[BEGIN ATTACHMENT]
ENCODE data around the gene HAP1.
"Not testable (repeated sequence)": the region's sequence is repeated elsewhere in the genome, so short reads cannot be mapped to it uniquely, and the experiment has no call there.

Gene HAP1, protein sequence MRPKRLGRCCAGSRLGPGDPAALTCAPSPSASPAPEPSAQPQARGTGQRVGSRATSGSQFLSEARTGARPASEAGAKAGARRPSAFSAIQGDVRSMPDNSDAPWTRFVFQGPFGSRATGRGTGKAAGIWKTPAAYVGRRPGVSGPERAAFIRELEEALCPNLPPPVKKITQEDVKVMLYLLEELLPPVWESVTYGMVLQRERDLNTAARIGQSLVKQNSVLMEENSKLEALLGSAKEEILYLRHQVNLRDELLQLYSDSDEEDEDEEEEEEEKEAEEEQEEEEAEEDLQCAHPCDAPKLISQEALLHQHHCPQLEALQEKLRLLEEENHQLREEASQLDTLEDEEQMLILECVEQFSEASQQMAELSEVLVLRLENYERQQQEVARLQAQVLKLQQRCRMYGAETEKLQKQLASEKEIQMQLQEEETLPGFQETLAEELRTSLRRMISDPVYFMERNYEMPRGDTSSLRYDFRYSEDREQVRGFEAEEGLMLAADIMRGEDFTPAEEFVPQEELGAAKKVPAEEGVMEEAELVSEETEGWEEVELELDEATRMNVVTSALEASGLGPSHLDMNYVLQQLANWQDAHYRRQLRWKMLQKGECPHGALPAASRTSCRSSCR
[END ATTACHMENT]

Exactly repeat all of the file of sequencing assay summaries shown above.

ENCODE data around the gene HAP1.
"Not testable (repeated sequence)": the region's sequence is repeated elsewhere in the genome, so short reads cannot be mapped to it uniquely, and the experiment has no call there.

Gene HAP1, protein sequence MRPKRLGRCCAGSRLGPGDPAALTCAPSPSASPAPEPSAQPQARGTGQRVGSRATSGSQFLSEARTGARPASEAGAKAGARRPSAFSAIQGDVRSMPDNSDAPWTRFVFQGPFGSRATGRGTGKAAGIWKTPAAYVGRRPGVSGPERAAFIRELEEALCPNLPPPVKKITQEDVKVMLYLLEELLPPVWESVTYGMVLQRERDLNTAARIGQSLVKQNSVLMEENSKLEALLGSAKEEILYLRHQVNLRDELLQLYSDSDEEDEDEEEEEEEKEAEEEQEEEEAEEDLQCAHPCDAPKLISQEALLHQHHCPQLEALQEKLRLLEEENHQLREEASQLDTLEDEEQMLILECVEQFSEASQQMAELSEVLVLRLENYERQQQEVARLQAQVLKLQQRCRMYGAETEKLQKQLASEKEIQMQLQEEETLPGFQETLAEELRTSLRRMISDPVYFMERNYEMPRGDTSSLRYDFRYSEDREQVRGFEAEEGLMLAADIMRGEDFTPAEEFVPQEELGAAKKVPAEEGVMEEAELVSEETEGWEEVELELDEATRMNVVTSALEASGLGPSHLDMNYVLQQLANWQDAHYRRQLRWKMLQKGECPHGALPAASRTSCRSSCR